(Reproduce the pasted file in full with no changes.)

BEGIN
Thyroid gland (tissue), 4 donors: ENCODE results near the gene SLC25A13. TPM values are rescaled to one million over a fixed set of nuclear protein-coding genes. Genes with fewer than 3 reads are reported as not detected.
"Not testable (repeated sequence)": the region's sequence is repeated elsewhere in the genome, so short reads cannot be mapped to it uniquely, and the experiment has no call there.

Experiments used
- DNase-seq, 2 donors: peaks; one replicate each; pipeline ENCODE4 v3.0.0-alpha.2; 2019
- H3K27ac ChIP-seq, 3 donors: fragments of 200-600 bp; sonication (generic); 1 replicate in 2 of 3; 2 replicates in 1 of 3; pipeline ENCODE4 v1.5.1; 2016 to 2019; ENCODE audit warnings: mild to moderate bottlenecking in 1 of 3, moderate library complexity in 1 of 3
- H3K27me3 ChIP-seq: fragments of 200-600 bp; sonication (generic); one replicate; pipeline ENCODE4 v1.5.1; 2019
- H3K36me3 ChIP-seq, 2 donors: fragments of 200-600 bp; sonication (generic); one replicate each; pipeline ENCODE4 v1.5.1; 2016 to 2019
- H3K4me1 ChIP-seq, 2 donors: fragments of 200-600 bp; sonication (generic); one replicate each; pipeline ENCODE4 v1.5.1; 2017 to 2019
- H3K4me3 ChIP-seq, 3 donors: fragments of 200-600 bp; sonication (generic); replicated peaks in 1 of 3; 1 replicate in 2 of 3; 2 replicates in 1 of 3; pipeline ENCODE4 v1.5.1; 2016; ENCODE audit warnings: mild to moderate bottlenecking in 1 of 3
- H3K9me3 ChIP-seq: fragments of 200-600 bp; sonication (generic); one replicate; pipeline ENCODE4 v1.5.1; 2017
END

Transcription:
Thyroid gland (tissue), 4 donors: ENCODE results near the gene SLC25A13. TPM values are rescaled to one million over a fixed set of nuclear protein-coding genes. Genes with fewer than 3 reads are reported as not detected.
"Not testable (repeated sequence)": the region's sequence is repeated elsewhere in the genome, so short reads cannot be mapped to it uniquely, and the experiment has no call there.

Experiments used
- DNase-seq, 2 donors: peaks; one replicate each; pipeline ENCODE4 v3.0.0-alpha.2; 2019
- H3K27ac ChIP-seq, 3 donors: fragments of 200-600 bp; sonication (generic); 1 replicate in 2 of 3; 2 replicates in 1 of 3; pipeline ENCODE4 v1.5.1; 2016 to 2019; ENCODE audit warnings: mild to moderate bottlenecking in 1 of 3, moderate library complexity in 1 of 3
- H3K27me3 ChIP-seq: fragments of 200-600 bp; sonication (generic); one replicate; pipeline ENCODE4 v1.5.1; 2019
- H3K36me3 ChIP-seq, 2 donors: fragments of 200-600 bp; sonication (generic); one replicate each; pipeline ENCODE4 v1.5.1; 2016 to 2019
- H3K4me1 ChIP-seq, 2 donors: fragments of 200-600 bp; sonication (generic); one replicate each; pipeline ENCODE4 v1.5.1; 2017 to 2019
- H3K4me3 ChIP-seq, 3 donors: fragments of 200-600 bp; sonication (generic); replicated peaks in 1 of 3; 1 replicate in 2 of 3; 2 replicates in 1 of 3; pipeline ENCODE4 v1.5.1; 2016; ENCODE audit warnings: mild to moderate bottlenecking in 1 of 3
- H3K9me3 ChIP-seq: fragments of 200-600 bp; sonication (generic); one replicate; pipeline ENCODE4 v1.5.1; 2017